The Ultimate Indian-Inspired Wedding Guide!
So you would like to have an Indian-inspired Wedding? Whether you are Indian yourself or you have an appreciation for the aesthetic of the culture, Thorum is here to help settle your needs. We have gathered together some of the most pressing questions to give you the knowledge you need to make your wedding as bright and musical as an Indian wedding.
Clothing: Bright and colorful is best!
What makes an Indian wedding so special is how they embrace their signature cultural traditions, and their choice of clothing. All attendees, including the bride and groom, are encouraged to dress colorfully in traditional clothing.
Men wear many different types of clothing, but the iconic ones include the sherwani and men's kurta combinations. Of course, if you are wanting a less formal choice you can also mix this up with a western-style suit whilst still keeping the playful colors of the special event.
Women wear a wider range of fits including kurta, sarees, salwar, lehengas, and dresses. If these don’t appeal you can mix it up like men by going for less formal choices with a modern western dress or suit if you want to be bold. And always colors! Don’t wear the standard black and white seen in the weddings of the west.
However, avoid the color red in your outfit, unless you are the bride which you will be required during the duration of the ceremony to wear. If you are a guest, it is best to try not to stand out over the bride or groom.
India is a large place and full of many different cultures under the umbrella of ‘Indian’ therefore, clothing and headpieces for weddings will vary drastically. All present at a wedding should wear something atop their head, but what should a bride and groom wear?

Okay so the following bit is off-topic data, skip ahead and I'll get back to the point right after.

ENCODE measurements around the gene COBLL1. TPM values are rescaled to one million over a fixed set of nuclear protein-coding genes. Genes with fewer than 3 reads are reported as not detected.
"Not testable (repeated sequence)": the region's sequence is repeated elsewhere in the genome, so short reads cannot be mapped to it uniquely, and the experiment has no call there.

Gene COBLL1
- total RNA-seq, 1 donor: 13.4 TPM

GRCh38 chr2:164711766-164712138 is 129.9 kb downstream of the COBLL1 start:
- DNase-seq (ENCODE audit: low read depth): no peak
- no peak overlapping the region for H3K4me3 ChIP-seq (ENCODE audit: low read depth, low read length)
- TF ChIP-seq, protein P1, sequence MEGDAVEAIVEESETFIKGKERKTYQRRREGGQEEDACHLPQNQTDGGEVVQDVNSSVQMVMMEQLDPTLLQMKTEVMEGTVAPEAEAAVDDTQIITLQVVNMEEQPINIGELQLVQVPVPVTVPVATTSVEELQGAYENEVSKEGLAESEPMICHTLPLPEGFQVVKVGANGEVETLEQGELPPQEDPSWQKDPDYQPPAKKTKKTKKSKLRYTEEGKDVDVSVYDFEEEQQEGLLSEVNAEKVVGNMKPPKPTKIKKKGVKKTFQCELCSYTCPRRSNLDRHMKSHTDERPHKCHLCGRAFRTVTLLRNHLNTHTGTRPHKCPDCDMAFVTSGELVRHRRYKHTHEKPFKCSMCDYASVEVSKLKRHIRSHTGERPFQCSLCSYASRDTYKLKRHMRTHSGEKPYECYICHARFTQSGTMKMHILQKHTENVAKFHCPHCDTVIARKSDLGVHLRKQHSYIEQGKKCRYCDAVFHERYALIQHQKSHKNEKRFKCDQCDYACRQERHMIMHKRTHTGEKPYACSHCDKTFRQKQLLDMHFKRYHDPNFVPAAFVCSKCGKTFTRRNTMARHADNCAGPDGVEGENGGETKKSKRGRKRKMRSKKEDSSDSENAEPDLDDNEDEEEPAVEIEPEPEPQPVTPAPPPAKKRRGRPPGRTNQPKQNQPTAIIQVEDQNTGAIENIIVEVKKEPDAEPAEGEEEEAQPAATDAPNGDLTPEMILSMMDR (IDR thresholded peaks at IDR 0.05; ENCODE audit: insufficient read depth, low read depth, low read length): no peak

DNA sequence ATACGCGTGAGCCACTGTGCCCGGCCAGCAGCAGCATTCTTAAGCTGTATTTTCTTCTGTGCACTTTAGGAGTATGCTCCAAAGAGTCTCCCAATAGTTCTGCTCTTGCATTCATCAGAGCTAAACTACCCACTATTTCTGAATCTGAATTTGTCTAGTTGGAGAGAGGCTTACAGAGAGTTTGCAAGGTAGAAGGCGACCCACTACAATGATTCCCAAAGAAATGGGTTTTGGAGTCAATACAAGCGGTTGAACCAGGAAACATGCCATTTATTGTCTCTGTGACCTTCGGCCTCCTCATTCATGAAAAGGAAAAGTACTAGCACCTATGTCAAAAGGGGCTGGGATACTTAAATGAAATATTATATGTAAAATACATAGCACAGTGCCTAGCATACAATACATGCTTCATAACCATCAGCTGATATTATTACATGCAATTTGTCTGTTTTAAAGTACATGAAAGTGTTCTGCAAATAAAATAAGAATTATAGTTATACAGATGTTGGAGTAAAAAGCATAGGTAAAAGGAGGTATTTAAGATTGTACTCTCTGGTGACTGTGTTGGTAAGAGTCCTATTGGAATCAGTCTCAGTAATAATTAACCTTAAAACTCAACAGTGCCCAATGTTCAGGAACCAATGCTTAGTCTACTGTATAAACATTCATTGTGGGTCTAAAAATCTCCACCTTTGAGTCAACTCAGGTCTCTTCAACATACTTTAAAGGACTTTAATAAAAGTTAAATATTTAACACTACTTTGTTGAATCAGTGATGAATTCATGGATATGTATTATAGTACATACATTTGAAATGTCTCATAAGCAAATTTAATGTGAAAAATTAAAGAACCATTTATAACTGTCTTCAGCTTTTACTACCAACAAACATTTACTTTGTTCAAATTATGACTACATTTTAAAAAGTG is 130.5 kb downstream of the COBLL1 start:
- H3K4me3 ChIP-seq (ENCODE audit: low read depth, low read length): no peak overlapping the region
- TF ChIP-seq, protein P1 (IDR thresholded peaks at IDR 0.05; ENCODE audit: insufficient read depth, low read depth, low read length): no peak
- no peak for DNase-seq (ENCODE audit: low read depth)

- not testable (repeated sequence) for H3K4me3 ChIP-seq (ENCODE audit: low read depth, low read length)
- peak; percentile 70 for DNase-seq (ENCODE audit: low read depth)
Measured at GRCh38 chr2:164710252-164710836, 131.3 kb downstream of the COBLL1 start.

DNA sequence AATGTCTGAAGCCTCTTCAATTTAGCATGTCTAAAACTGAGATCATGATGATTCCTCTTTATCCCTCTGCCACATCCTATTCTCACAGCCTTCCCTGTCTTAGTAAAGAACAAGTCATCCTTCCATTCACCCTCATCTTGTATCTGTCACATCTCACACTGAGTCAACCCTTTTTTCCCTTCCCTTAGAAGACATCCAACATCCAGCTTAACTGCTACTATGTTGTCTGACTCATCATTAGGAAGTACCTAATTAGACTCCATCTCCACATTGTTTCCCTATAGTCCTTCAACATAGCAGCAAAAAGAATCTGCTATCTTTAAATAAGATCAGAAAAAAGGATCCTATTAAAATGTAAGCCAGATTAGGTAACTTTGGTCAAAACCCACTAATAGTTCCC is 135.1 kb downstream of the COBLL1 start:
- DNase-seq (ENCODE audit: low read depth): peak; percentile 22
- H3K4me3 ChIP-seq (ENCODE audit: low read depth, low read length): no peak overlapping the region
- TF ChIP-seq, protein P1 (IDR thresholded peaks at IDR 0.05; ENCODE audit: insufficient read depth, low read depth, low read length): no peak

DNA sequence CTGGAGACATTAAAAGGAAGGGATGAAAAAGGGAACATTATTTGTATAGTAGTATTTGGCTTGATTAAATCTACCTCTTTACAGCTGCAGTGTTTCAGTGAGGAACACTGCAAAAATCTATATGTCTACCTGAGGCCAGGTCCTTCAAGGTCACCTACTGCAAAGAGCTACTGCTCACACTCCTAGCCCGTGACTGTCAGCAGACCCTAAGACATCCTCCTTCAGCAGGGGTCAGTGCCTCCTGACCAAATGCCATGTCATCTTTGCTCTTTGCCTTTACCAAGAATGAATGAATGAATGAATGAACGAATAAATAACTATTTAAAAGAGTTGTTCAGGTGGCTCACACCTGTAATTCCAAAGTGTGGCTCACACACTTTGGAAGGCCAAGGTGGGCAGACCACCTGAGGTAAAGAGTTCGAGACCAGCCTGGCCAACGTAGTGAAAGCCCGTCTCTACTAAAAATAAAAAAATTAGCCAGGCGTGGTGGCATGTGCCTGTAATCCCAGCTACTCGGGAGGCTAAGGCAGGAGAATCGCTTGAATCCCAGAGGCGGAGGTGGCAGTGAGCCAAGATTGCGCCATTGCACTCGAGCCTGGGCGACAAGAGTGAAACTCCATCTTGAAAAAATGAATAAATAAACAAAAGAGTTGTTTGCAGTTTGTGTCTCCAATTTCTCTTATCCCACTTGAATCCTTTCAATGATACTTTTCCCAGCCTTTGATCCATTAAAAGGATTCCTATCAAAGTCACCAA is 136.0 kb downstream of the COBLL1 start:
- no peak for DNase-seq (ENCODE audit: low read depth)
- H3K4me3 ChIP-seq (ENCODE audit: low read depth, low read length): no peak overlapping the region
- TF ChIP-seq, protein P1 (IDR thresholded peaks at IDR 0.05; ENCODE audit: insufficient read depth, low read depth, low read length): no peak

Women have a wide range to head adornments to choose from, including tiaras, but an iconic Indian one is the Maang Tikka. It is round forehead jewelry that can be worn not just by the bride but by any lady or girl in attendance too.
The groom wears a turban, with some going further to add a sehra veil made of beads to ensure he does not see the bride until the final wedding ceremony. After the wedding, some Indians like those that practice the Sikh religion will wear it like a ring. It represents their dedication, self-respect, courage, and piety.
The Marks of Bindi and Tilak
For a more Hindu-inspired wedding, the painting of a bindi for the bride, and tilak for the groom would be a great way to round up the ceremony. However, keep in mind that although these have become fashionable in recent years, there is still a rich cultural tradition behind it that should be understood before anyone adopts them for their wedding.
They represent the metaphorical third eye associated with deities, meditation, and spiritual enlightenment. They are often performed by priests in temples or the home in the concluding stages of a religious ceremony.
The Mehndi Ceremony and Henna
Mehndi is a ceremony performed the night before Indian weddings to apply henna. A priest or member of the family applies henna to the hands and forearms of the bride and groom. It symbolizes their spiritual connections, bringing prosperity, good luck, and positivity. And it's not just the bride that can enjoy it as well!